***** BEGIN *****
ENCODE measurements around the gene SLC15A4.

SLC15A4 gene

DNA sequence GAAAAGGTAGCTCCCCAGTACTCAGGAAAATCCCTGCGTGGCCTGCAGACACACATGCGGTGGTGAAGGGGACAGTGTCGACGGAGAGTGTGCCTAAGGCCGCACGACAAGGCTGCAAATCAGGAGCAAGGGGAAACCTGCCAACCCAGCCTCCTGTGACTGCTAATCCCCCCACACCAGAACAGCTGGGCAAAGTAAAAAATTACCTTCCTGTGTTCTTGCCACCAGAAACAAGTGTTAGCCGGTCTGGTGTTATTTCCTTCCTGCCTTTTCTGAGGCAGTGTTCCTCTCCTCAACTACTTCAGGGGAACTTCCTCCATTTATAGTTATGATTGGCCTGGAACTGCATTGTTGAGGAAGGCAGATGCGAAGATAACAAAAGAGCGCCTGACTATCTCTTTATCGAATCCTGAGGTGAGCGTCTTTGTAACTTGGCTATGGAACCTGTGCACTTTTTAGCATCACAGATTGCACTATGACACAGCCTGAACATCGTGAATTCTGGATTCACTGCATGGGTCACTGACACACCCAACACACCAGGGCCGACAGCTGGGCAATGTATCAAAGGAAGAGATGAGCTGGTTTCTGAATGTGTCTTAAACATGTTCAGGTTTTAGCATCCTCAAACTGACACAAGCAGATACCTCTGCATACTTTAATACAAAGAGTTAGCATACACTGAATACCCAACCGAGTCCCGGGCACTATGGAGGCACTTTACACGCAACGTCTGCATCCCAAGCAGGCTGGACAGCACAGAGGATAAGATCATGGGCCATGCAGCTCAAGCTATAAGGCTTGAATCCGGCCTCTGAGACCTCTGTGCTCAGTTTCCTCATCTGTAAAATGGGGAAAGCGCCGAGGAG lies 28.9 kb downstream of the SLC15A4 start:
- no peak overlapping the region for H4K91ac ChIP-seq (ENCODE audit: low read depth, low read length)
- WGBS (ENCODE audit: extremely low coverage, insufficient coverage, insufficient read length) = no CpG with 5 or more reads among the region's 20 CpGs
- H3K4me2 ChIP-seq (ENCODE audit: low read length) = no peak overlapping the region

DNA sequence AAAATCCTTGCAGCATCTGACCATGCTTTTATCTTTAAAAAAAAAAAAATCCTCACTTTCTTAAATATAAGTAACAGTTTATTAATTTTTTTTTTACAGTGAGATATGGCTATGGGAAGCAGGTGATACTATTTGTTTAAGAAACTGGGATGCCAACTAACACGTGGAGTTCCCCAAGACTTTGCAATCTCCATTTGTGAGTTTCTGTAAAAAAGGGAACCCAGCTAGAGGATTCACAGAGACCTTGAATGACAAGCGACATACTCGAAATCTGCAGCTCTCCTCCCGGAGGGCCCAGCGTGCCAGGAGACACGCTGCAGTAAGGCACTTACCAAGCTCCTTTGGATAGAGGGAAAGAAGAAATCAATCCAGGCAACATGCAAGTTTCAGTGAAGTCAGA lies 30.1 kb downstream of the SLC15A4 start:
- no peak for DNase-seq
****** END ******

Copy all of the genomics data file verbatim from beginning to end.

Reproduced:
ENCODE measurements around the gene SLC15A4.

SLC15A4 gene

DNA sequence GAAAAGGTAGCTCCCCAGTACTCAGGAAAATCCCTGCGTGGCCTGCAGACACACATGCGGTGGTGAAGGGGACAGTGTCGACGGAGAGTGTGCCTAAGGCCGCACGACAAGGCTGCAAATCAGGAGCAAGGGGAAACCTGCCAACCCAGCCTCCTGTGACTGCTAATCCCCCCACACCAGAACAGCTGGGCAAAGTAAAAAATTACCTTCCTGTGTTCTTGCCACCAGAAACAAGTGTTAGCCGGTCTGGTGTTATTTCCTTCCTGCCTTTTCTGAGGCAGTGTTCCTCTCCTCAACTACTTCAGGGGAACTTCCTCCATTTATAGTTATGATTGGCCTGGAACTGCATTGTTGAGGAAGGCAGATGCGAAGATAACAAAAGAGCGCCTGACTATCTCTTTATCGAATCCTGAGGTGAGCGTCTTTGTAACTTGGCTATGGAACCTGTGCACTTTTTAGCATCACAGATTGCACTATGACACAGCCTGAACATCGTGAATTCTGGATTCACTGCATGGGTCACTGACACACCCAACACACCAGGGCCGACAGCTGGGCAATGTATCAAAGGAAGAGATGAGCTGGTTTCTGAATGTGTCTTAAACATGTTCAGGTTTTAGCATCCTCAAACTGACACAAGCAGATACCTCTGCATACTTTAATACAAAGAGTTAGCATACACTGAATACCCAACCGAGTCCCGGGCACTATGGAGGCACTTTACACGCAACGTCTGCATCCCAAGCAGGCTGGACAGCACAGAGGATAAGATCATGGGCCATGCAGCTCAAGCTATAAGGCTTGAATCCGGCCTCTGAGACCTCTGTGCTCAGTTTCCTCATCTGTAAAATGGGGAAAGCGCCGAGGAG lies 28.9 kb downstream of the SLC15A4 start:
- no peak overlapping the region for H4K91ac ChIP-seq (ENCODE audit: low read depth, low read length)
- WGBS (ENCODE audit: extremely low coverage, insufficient coverage, insufficient read length) = no CpG with 5 or more reads among the region's 20 CpGs
- H3K4me2 ChIP-seq (ENCODE audit: low read length) = no peak overlapping the region

DNA sequence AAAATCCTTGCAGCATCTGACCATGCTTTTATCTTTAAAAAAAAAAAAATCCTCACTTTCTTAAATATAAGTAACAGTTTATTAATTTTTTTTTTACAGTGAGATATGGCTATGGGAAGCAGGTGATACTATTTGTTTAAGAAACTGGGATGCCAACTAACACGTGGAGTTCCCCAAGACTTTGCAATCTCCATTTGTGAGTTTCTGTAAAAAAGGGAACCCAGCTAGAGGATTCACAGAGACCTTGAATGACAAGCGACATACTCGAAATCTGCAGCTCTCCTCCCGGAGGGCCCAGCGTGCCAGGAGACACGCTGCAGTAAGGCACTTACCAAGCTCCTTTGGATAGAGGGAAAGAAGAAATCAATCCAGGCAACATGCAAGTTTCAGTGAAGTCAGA lies 30.1 kb downstream of the SLC15A4 start:
- no peak for DNase-seq